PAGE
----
This service also includes unlimited customizations, and by extension, to do those properly, unlimited Solution Architecting. If low-code/no-code were not where it is today, this would not be feasible. Where deployments are typically a one-time big bang, customizations are continuous. Although the amount varies from month to month. So far this is averaging out okay.
We tried really hard to include as much as possible on an unlimited basis, but developers are expensive, and development can often take a lot of time. So “development” is excluded and offered on our traditional hours model. This is the one area that some customers get suspicious about. Looking for the “gotcha” they expect that every time they ask for anything we will cry “development”. But again, tracking with our earlier research, many customers never hear the word “development”. It does seem that the more sophisticated the customer they look for sophisticated solutions which can often require some development. There is some gray area here and we are likely to do something one-off that might meet the technical definition of development within the service rather than bring up the need for development hours, because again the goal is renewal.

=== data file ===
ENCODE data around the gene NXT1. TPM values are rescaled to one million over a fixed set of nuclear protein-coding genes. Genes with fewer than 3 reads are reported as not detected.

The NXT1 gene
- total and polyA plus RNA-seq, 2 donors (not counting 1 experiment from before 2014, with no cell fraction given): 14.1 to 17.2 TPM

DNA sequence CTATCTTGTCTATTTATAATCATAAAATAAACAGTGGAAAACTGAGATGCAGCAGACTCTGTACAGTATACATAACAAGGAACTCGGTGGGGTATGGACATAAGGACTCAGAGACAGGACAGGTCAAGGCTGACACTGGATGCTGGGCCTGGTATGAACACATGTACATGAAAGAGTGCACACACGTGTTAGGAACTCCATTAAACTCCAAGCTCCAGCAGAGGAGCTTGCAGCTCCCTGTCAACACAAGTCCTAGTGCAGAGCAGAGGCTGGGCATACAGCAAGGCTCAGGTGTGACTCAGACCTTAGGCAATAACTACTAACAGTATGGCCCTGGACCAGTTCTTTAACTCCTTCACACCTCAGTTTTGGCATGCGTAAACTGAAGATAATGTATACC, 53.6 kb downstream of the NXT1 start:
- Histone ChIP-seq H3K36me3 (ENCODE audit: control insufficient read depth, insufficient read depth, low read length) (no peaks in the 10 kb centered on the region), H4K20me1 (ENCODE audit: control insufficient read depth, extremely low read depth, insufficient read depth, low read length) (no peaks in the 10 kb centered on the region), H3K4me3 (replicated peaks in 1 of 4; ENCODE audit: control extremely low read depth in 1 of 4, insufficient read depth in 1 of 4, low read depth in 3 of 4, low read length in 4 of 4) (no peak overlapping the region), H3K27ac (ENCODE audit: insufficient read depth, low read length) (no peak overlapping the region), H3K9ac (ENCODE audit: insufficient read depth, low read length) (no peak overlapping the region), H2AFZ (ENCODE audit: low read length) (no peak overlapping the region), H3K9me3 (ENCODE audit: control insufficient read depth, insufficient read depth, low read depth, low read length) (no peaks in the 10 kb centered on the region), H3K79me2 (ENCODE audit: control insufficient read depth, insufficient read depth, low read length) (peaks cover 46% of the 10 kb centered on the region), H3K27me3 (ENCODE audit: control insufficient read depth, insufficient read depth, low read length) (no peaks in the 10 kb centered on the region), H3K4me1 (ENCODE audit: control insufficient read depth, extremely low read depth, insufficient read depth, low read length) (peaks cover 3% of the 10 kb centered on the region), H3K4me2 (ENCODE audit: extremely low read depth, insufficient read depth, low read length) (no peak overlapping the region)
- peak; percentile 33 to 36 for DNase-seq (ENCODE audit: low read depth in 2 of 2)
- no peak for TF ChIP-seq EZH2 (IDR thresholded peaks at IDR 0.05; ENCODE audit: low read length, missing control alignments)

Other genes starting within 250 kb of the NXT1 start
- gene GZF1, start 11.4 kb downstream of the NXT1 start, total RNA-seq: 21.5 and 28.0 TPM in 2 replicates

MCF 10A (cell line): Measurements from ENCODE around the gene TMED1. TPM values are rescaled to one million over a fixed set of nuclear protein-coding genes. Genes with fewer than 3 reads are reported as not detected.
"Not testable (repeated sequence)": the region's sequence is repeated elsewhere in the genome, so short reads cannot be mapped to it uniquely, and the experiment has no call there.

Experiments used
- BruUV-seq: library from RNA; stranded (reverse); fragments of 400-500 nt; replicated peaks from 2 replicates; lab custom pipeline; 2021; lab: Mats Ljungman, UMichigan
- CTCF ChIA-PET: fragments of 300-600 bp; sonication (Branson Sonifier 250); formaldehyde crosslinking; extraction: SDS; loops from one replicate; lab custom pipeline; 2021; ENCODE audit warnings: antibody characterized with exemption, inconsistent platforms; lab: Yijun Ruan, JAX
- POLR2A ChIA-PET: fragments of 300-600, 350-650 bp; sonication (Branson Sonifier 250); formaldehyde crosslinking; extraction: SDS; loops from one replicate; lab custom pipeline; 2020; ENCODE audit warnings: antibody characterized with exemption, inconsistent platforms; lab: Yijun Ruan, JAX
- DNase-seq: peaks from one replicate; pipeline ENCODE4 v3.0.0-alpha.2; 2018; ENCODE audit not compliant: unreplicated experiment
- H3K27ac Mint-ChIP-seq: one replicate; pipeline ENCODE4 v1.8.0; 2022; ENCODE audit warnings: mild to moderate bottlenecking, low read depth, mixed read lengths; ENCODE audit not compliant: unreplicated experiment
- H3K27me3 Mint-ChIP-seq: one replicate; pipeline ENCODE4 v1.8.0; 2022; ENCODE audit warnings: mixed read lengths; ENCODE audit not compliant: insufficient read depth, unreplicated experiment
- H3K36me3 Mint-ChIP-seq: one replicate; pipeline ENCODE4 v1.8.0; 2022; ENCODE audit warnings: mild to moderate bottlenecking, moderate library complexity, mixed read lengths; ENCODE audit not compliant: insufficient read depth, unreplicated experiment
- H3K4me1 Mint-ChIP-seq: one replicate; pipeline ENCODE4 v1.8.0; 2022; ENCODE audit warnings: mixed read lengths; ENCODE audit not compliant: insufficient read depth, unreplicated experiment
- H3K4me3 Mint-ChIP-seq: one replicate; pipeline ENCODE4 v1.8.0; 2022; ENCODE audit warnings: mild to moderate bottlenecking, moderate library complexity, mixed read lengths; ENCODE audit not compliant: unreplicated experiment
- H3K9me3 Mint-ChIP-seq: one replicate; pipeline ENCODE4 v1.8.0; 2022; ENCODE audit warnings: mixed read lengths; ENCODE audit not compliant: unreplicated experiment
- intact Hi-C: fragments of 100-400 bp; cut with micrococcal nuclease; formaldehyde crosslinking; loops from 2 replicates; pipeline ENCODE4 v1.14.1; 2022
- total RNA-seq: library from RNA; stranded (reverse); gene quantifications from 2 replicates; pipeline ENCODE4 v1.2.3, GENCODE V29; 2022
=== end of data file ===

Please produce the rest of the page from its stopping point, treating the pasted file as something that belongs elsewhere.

Are We Making Money Yet?
It is still too early to tell, but probably not. However, this is not unusual for a new subscription service as it builds scale. We are also still building the tooling to make this more efficient. As of now, we do have one customer that I can see we will consistently lose money on every month. This is the reason I added the right for us to terminate for any reason in our Terms and Conditions. We still need to figure out the best way to handle that.
Was this a good idea? I was not sure when we launched this, but now I can see it was indeed a good idea. There is a tipping point of profitability based on the number of subscribers that we have not reached yet, but I am confident that we will. My next update will be when we reach that tipping point, hopefully in the not too distant future.